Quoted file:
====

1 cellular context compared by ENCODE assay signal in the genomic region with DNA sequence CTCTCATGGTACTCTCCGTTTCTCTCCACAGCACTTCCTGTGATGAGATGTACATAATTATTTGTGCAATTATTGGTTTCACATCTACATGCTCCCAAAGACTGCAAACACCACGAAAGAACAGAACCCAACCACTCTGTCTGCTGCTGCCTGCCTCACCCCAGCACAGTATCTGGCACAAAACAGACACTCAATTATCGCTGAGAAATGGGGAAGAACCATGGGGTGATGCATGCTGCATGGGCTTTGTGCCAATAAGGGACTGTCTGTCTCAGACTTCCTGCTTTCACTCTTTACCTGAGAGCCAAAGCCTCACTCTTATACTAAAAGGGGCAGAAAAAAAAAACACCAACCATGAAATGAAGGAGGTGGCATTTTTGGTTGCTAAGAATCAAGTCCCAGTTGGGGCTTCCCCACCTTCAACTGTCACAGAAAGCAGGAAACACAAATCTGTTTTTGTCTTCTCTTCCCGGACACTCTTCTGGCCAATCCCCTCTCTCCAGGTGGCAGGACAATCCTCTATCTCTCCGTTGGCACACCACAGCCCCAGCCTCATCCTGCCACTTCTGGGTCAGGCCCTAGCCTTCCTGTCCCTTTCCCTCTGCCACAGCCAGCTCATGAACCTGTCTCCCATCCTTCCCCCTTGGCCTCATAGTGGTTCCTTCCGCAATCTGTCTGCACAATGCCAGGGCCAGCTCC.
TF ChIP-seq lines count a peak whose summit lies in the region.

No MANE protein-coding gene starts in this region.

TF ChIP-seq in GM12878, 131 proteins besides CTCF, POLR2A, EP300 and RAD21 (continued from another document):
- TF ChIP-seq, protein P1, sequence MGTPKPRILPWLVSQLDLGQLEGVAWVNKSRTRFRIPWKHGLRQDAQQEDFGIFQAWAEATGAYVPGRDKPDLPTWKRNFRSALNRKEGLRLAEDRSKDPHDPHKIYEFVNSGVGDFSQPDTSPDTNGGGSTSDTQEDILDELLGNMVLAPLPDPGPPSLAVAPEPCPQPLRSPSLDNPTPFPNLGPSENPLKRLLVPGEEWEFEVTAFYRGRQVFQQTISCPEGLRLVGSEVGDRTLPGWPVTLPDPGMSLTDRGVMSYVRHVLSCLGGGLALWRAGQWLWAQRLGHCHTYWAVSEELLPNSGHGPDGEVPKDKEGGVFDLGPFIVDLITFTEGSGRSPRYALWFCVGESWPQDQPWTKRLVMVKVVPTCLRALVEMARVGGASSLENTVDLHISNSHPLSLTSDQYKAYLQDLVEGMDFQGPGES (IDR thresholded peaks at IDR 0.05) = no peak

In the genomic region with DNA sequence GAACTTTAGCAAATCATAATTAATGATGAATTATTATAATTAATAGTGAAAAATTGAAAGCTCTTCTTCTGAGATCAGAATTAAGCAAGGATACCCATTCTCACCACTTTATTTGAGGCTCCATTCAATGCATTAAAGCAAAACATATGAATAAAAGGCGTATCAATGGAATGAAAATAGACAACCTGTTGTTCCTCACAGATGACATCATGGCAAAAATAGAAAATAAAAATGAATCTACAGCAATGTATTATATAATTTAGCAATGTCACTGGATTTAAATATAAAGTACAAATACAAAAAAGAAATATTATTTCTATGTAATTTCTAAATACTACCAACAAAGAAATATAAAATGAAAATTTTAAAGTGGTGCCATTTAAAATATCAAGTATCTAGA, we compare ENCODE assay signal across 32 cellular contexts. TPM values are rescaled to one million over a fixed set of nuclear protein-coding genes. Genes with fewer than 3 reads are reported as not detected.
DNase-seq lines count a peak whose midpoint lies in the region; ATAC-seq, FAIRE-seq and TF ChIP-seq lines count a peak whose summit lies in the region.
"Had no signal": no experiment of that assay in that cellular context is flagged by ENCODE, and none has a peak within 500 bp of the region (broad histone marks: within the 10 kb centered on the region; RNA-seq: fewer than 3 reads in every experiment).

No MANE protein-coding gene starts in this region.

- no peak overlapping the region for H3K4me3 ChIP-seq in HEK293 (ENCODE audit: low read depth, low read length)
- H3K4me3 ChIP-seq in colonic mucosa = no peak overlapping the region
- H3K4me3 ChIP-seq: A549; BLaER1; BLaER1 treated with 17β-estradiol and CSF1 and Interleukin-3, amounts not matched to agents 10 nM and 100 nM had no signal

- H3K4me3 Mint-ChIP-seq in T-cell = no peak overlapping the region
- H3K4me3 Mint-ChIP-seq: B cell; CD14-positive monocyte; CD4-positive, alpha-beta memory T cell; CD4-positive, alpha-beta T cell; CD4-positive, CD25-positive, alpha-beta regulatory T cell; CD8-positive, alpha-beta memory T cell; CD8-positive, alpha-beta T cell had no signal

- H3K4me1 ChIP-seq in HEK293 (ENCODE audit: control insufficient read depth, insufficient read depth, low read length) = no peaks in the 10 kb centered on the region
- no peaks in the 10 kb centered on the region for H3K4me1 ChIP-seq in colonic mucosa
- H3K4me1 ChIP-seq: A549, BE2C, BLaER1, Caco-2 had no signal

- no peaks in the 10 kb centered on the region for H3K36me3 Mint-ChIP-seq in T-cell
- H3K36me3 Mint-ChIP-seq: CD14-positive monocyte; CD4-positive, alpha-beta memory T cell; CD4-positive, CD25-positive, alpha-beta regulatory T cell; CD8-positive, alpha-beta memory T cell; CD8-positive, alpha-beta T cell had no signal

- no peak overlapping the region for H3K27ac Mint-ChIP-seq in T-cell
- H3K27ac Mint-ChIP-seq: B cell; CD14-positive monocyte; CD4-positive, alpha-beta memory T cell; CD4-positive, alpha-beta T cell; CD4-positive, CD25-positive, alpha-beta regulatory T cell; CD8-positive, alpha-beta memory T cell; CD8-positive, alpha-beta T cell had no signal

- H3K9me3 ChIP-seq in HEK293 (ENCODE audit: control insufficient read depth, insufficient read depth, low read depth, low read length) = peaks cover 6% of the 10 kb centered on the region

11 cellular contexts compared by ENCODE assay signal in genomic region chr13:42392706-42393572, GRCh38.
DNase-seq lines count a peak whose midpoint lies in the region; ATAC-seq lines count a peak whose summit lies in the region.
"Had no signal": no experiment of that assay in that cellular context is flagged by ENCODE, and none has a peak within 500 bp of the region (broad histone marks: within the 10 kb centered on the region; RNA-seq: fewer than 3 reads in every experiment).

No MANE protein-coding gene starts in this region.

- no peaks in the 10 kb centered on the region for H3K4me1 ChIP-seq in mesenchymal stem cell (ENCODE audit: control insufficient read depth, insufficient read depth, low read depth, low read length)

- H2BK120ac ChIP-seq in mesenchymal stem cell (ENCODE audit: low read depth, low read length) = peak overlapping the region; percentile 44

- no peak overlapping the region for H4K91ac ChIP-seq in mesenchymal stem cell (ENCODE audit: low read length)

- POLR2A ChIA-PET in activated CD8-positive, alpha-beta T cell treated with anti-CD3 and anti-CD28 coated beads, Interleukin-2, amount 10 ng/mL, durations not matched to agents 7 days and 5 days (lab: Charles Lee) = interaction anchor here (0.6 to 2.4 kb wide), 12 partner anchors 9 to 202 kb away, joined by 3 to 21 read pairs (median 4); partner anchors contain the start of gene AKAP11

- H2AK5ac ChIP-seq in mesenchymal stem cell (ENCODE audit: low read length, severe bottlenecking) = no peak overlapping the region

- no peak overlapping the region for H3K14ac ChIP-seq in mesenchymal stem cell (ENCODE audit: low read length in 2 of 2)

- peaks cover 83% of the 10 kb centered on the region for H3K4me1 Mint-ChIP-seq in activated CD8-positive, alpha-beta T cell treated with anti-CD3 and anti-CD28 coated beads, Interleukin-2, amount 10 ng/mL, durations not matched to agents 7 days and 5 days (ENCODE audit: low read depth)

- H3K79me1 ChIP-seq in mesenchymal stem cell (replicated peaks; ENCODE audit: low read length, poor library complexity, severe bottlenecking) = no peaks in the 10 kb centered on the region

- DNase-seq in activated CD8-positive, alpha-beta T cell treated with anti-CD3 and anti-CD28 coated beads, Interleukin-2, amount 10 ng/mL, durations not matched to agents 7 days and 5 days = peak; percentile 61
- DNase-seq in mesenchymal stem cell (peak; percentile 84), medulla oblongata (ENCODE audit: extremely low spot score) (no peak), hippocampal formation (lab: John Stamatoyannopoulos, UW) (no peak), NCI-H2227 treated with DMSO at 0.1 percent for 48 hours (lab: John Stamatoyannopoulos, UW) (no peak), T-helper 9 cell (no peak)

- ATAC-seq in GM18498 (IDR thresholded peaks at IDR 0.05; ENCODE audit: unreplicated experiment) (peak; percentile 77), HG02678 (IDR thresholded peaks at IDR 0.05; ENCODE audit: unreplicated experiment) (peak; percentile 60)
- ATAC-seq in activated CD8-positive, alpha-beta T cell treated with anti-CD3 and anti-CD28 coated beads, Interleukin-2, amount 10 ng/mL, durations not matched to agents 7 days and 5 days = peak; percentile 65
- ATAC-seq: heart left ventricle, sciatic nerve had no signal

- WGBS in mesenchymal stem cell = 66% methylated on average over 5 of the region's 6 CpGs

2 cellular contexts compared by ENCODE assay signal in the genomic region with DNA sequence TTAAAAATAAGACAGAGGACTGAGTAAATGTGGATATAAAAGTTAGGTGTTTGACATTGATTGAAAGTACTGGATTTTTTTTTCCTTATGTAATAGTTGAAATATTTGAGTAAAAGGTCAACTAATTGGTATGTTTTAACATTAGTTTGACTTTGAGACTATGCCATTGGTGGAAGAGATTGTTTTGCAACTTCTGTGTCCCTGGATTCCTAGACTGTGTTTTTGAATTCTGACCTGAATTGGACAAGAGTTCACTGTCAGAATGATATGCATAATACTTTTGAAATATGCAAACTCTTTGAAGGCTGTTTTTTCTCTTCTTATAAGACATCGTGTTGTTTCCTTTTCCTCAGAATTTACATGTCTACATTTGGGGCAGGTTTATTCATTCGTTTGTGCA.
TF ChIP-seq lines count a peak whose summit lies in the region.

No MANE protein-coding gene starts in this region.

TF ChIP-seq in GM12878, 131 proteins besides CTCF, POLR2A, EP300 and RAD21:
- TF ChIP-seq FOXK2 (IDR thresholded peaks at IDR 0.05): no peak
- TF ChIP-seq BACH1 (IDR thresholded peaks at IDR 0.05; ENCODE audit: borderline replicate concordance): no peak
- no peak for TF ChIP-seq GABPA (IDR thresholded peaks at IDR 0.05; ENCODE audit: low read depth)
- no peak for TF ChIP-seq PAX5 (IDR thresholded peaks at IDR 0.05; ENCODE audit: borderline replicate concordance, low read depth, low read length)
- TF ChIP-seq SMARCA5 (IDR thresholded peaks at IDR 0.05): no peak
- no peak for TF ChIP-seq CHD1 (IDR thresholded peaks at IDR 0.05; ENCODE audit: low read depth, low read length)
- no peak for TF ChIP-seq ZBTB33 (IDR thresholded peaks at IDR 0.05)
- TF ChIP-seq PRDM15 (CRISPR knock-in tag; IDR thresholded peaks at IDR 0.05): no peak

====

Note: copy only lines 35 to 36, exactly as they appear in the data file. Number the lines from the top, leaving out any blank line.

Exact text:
- DNase-seq in activated CD8-positive, alpha-beta T cell treated with anti-CD3 and anti-CD28 coated beads, Interleukin-2, amount 10 ng/mL, durations not matched to agents 7 days and 5 days = peak; percentile 61
- DNase-seq in mesenchymal stem cell (peak; percentile 84), medulla oblongata (ENCODE audit: extremely low spot score) (no peak), hippocampal formation (lab: John Stamatoyannopoulos, UW) (no peak), NCI-H2227 treated with DMSO at 0.1 percent for 48 hours (lab: John Stamatoyannopoulos, UW) (no peak), T-helper 9 cell (no peak)